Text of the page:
Still seething, French diplomats continue to harangue Washington and Australia over the new landmark defense pact which will center on the US sharing nuclear submarine technology with Australia, which led to the immediate cancelation by Canberra of a major contract for submarines worth over $60 billion (with some estimates putting the total deal struck in 2016 at $90BN).
As we detailed earlier, on Friday France recalled its ambassadors to both countries in protest, in a move widely being described as the first time in history Paris pulled its ambassador to Washington in anger. Meanwhile on Saturday France's ambassador to Australia rebuked the country for its "huge mistake".
Ambassador Jean-Pierre Thebault said trust and integrity have been broken. "This has been a huge mistake, a very, very bad handling of the partnership," The Associated Press reports.
"I would like to be able to run into a time machine and be in a situation where we don’t end up in such an incredible, clumsy, inadequate, un-Australian situation," Thebault added.
The initial French sub contract with Australia, which had been first agreed to in 2016, was for France to build 12 conventionally powered submarines modelled on Barracuda nuclear-powered subs. Negotiations had long been tense, particularly after rising costs and significant production delays on the French side.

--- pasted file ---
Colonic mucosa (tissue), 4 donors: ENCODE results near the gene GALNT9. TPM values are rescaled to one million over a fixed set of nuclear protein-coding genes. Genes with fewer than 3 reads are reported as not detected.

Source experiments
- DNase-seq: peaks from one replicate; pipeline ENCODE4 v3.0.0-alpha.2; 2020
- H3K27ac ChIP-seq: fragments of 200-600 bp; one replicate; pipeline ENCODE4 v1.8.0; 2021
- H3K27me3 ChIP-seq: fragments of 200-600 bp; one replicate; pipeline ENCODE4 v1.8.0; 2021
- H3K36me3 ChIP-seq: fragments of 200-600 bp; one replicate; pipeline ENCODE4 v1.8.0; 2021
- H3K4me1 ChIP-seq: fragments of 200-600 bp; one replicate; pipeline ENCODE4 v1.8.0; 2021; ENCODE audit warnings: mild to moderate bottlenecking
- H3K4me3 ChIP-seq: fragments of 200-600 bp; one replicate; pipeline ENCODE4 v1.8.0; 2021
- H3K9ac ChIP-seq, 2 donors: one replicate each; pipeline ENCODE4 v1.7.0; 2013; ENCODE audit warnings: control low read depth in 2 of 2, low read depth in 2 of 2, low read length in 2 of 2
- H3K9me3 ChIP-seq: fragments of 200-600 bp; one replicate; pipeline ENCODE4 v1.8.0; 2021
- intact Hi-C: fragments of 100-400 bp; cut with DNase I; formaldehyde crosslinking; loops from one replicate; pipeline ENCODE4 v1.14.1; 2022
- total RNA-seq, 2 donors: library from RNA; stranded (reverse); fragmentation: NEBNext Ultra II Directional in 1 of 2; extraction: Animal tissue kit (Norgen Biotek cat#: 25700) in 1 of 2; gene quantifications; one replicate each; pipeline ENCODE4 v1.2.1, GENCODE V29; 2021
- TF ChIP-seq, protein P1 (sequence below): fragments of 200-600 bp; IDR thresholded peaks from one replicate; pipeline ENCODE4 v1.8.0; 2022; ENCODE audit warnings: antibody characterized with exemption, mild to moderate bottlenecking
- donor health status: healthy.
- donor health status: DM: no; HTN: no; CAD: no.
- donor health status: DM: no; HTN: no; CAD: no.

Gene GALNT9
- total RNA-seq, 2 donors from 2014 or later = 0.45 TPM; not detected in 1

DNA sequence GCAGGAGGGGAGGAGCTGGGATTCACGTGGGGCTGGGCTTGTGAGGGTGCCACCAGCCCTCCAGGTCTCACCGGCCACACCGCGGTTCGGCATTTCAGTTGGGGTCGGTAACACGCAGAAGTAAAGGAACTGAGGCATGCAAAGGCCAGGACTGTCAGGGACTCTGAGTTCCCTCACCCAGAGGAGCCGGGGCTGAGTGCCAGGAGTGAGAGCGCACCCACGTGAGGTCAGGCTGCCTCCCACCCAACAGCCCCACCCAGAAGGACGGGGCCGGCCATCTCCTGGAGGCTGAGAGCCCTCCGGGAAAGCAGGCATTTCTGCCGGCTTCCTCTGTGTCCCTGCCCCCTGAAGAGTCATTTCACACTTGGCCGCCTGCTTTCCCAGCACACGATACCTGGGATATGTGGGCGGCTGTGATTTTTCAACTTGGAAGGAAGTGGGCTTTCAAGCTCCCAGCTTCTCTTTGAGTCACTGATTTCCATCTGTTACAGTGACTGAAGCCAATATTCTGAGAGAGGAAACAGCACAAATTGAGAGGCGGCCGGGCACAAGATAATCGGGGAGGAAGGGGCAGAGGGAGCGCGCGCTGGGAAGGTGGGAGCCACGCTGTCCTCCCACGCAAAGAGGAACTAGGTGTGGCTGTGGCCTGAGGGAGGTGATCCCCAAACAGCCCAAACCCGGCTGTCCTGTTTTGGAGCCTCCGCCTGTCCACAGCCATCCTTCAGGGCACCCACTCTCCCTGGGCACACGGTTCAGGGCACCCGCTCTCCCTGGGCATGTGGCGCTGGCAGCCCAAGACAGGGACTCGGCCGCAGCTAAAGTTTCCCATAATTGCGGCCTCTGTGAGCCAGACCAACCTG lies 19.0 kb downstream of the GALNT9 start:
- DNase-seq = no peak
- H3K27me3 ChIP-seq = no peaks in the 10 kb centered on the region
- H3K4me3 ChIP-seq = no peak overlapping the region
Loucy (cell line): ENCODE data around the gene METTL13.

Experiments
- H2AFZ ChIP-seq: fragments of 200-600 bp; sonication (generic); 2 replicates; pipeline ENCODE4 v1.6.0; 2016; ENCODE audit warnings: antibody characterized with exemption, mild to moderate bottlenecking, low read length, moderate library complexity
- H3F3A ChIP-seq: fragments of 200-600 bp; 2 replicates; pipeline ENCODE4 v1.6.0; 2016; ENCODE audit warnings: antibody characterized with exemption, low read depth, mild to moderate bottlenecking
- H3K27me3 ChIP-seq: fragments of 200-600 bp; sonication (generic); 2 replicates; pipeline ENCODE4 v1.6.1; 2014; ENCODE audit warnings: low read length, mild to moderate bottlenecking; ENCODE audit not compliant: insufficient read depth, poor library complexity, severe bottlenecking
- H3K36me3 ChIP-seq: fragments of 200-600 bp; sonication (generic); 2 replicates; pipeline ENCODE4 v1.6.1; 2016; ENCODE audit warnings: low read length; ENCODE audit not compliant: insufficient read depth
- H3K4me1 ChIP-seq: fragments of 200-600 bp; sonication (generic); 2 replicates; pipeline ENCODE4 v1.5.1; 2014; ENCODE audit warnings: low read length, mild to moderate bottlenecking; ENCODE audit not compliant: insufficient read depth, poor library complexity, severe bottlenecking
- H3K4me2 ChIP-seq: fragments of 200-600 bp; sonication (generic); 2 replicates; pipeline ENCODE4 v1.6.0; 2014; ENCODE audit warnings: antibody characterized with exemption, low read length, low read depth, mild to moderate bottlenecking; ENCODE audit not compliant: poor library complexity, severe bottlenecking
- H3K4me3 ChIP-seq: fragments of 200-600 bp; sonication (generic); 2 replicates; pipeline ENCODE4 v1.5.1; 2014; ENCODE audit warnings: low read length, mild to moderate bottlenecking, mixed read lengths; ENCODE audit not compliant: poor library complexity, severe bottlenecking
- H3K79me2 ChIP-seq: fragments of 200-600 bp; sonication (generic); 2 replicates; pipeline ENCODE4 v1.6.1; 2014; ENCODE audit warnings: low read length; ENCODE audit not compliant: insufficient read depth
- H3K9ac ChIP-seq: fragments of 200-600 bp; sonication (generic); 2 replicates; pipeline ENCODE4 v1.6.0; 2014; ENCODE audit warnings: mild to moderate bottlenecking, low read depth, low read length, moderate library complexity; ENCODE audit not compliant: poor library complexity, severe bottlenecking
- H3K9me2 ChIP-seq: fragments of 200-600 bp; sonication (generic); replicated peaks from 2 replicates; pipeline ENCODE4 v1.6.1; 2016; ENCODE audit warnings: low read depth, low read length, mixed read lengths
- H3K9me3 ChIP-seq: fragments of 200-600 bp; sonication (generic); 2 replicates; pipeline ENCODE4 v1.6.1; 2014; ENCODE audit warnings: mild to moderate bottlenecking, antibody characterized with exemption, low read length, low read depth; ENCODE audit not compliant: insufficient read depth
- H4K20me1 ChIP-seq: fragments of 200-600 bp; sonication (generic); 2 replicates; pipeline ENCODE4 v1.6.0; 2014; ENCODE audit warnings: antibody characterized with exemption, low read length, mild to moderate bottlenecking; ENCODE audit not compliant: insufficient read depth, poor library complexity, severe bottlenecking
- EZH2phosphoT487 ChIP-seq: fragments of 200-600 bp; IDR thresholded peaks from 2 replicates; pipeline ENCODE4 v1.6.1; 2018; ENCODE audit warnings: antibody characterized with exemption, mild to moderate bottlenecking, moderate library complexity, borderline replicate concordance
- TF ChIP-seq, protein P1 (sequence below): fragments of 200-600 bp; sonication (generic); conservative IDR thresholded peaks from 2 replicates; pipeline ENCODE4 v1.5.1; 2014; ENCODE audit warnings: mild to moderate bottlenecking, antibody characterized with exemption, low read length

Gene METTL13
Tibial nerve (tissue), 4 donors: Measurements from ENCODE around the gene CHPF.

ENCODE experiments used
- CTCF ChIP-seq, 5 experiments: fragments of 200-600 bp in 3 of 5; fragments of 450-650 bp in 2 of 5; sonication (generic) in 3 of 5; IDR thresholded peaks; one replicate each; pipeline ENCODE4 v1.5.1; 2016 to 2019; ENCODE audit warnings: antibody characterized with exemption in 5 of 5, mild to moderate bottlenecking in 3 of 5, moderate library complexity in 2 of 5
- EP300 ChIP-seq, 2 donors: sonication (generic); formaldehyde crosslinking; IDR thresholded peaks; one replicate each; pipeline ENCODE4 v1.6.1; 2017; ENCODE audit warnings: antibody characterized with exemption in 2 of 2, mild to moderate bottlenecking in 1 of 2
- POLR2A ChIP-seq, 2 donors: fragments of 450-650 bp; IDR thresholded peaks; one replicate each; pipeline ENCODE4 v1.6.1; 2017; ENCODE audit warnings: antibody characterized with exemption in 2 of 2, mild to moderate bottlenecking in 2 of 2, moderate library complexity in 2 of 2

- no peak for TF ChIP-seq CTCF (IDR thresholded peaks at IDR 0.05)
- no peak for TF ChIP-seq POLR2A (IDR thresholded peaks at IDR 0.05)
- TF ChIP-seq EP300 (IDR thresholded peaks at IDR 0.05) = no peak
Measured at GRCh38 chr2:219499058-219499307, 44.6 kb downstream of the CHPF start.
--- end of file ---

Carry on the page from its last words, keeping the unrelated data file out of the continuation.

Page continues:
The new 'AUKUS' deal with the United States officially announced Thursday will see Australia acquire at least eight nuclear submarines, allowing it to join a tiny number of countries globally who deploy nuclear-powered subs, in a moved being seen as aimed at countering China's growing power in the Indo-Pacific.
If this happened under Trump, the liberal media would have been up in arms. Imagine. https://t.co/e4j2Oj3ept— asad abukhalil أسعد أبو خليل (@asadabukhalil) September 18, 2021
Australian Foreign Minister Marise Payne said at the end of this week of which has seen France continue to lash out: "Australia understands France’s deep disappointment with our decision, which was taken in accordance with our clear and communicated national security interests."
French FM Le Drian earlier described Australia's scrapping deal "a stab in the back" and warned that trust has been broken between the two trading partners.